This law may not be ideal but the issue of “drugged driving” will always stand in the way of marijuana reform unless it is properly dealt with.  Marijuana DUI laws will hopefully evolve and perhaps even more reliable tests will be utilized in determining and individuals capacity to operate a motor vehicle.  In fact they will likely HAVE to evolve, because as the law stands (5 nanograms is considered a very low amount) anyone who uses marijuana may be prevented from driving legally.  Perhaps insurance and automaker lobbyists will be on the marijuana activist’s side.  In any case, we have accepted that politicians are not equipped with the foresight to legislate in the modern world so, for now the hope may have to be a law that can be tailored in the future.  Additionally, there are studies that show that legal medical marijuana states have experienced a decrease in fatal car accidents, likely due to less alcohol related incidents.  Of course other studies show marijuana increasing the risk for fatal car crashes even if overall accidents are down.  Because of this, a continuing conversation on marijuana and the dangers associated with driving needs to unfold.  However, without this first important step, marijuana reform will likely remain in the legal stalemate it currently suffers from.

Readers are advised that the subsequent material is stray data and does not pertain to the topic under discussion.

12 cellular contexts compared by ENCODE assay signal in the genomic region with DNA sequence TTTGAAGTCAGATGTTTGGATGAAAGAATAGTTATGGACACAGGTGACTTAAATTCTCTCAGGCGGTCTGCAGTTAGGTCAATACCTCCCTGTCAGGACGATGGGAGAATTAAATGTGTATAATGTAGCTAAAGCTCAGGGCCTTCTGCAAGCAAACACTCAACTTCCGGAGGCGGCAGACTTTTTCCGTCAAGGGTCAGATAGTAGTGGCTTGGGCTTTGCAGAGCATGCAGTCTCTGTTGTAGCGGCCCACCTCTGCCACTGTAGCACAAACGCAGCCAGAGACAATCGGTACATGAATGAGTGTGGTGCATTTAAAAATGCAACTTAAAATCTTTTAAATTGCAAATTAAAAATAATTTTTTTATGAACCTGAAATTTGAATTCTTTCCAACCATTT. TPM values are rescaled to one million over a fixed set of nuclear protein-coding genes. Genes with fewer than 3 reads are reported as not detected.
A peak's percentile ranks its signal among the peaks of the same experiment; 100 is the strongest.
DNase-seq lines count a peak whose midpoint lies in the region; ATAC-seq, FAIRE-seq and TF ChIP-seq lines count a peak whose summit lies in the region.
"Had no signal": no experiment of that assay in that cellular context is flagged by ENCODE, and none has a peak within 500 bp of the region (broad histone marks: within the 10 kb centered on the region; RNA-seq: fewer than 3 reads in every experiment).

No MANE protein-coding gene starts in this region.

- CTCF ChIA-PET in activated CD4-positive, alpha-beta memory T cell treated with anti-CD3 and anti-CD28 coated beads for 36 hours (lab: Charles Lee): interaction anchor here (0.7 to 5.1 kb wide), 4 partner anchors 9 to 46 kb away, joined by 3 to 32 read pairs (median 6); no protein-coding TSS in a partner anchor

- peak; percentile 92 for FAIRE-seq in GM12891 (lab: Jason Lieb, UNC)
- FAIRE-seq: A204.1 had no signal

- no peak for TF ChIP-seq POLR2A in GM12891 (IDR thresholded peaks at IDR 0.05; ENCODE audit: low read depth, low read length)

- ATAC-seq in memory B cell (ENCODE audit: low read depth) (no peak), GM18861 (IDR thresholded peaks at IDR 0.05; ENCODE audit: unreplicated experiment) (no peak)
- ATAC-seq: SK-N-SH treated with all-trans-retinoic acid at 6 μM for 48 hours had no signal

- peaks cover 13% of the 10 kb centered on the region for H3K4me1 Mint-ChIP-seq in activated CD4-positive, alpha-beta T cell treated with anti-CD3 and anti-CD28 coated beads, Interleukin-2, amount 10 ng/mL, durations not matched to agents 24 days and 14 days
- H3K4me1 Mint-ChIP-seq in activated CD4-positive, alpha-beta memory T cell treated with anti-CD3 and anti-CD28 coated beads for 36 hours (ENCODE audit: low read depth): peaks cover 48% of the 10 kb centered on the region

As with many social issues that are on the political fringe, change occurs behind smoke and mirrors.  The White House has made it a point to urge states to enact drugged driving programs.  Additionally, President Barack Obama said he could only enforce the laws on the books and placed some blame on Congress in his recent Rolling Stone interview.  While none of this guarantees legalized federal marijuana laws, he may be setting the groundwork for a massive system addressing one of the biggest concerns of those in opposition to marijuana reform.

, , , , , , , , , , , , , ,